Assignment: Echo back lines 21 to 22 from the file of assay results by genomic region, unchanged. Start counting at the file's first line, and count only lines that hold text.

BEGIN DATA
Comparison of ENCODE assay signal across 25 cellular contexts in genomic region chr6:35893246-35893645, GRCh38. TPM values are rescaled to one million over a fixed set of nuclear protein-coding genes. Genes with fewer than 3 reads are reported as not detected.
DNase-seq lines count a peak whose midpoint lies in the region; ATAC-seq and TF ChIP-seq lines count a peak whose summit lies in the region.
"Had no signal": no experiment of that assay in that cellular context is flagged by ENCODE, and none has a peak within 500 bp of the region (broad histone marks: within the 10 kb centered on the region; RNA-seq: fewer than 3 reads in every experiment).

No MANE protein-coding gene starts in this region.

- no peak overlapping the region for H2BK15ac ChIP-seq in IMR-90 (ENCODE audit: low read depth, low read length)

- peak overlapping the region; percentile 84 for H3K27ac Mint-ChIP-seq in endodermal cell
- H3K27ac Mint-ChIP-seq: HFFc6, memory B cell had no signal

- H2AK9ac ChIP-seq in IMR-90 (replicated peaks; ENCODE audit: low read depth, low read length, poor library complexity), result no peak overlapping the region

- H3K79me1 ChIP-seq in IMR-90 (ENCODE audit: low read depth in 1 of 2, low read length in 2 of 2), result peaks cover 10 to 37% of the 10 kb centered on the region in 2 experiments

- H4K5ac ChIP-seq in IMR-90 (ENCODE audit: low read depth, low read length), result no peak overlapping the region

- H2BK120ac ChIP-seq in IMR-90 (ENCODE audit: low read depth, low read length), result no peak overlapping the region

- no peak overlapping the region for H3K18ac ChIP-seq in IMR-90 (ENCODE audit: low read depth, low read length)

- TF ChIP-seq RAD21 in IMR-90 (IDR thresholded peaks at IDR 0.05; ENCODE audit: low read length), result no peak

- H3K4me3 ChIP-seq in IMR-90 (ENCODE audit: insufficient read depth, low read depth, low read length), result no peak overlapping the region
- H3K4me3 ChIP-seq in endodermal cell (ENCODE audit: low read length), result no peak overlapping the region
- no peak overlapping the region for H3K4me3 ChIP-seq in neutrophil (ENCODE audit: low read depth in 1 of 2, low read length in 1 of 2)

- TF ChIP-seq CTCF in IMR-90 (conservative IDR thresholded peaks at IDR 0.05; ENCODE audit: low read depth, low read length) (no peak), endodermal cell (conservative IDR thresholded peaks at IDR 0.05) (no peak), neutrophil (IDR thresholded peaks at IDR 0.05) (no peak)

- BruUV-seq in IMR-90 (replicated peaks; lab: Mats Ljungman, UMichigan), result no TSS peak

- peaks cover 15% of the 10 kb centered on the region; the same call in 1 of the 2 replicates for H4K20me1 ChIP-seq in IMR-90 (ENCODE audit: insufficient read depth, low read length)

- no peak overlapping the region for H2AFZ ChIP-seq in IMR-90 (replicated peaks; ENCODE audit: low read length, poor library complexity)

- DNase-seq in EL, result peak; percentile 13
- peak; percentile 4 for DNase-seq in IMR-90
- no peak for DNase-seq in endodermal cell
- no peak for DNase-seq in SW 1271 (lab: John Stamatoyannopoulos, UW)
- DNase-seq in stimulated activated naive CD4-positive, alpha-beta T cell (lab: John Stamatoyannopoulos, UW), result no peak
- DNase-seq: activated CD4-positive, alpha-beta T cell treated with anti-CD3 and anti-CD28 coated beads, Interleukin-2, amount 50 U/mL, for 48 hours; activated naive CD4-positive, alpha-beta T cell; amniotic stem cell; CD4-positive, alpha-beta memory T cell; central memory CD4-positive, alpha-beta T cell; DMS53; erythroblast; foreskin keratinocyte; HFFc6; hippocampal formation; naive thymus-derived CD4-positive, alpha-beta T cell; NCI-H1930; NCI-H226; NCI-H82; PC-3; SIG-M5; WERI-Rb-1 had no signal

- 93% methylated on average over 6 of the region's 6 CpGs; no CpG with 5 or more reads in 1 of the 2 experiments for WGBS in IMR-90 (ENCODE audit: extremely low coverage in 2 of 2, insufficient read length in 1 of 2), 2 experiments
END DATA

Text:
- DNase-seq in EL, result peak; percentile 13
- peak; percentile 4 for DNase-seq in IMR-90